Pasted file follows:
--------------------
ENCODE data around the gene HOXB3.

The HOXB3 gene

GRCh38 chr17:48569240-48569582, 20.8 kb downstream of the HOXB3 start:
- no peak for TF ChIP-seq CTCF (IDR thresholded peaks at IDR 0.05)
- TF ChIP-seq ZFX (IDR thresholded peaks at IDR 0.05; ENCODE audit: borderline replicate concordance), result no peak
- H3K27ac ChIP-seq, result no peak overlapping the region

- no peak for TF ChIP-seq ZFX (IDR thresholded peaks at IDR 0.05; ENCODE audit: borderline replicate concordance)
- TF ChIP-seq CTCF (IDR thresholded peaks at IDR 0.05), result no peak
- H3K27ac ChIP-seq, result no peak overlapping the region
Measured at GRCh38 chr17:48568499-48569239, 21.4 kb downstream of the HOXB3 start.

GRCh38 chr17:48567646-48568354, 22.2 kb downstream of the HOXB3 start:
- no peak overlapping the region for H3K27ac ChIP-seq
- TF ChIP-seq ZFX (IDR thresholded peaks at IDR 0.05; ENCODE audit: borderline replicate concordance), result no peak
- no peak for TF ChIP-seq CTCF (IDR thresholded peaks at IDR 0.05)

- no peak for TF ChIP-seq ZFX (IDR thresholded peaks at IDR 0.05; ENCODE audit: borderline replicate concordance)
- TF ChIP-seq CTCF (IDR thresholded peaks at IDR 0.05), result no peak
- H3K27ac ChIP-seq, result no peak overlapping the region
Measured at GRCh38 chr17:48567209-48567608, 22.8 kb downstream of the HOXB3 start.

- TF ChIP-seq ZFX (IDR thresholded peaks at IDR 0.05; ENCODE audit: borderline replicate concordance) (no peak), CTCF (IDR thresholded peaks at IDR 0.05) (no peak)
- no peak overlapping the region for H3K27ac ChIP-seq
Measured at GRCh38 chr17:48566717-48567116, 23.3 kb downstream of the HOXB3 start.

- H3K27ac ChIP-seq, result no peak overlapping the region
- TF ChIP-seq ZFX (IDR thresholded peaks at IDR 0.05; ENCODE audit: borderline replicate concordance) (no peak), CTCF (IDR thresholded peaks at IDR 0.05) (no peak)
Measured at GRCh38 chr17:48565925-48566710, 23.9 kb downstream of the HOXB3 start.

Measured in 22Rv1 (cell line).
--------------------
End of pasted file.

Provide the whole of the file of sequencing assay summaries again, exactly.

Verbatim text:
ENCODE data around the gene HOXB3.

The HOXB3 gene

GRCh38 chr17:48569240-48569582, 20.8 kb downstream of the HOXB3 start:
- no peak for TF ChIP-seq CTCF (IDR thresholded peaks at IDR 0.05)
- TF ChIP-seq ZFX (IDR thresholded peaks at IDR 0.05; ENCODE audit: borderline replicate concordance), result no peak
- H3K27ac ChIP-seq, result no peak overlapping the region

- no peak for TF ChIP-seq ZFX (IDR thresholded peaks at IDR 0.05; ENCODE audit: borderline replicate concordance)
- TF ChIP-seq CTCF (IDR thresholded peaks at IDR 0.05), result no peak
- H3K27ac ChIP-seq, result no peak overlapping the region
Measured at GRCh38 chr17:48568499-48569239, 21.4 kb downstream of the HOXB3 start.

GRCh38 chr17:48567646-48568354, 22.2 kb downstream of the HOXB3 start:
- no peak overlapping the region for H3K27ac ChIP-seq
- TF ChIP-seq ZFX (IDR thresholded peaks at IDR 0.05; ENCODE audit: borderline replicate concordance), result no peak
- no peak for TF ChIP-seq CTCF (IDR thresholded peaks at IDR 0.05)

- no peak for TF ChIP-seq ZFX (IDR thresholded peaks at IDR 0.05; ENCODE audit: borderline replicate concordance)
- TF ChIP-seq CTCF (IDR thresholded peaks at IDR 0.05), result no peak
- H3K27ac ChIP-seq, result no peak overlapping the region
Measured at GRCh38 chr17:48567209-48567608, 22.8 kb downstream of the HOXB3 start.

- TF ChIP-seq ZFX (IDR thresholded peaks at IDR 0.05; ENCODE audit: borderline replicate concordance) (no peak), CTCF (IDR thresholded peaks at IDR 0.05) (no peak)
- no peak overlapping the region for H3K27ac ChIP-seq
Measured at GRCh38 chr17:48566717-48567116, 23.3 kb downstream of the HOXB3 start.

- H3K27ac ChIP-seq, result no peak overlapping the region
- TF ChIP-seq ZFX (IDR thresholded peaks at IDR 0.05; ENCODE audit: borderline replicate concordance) (no peak), CTCF (IDR thresholded peaks at IDR 0.05) (no peak)
Measured at GRCh38 chr17:48565925-48566710, 23.9 kb downstream of the HOXB3 start.

Measured in 22Rv1 (cell line).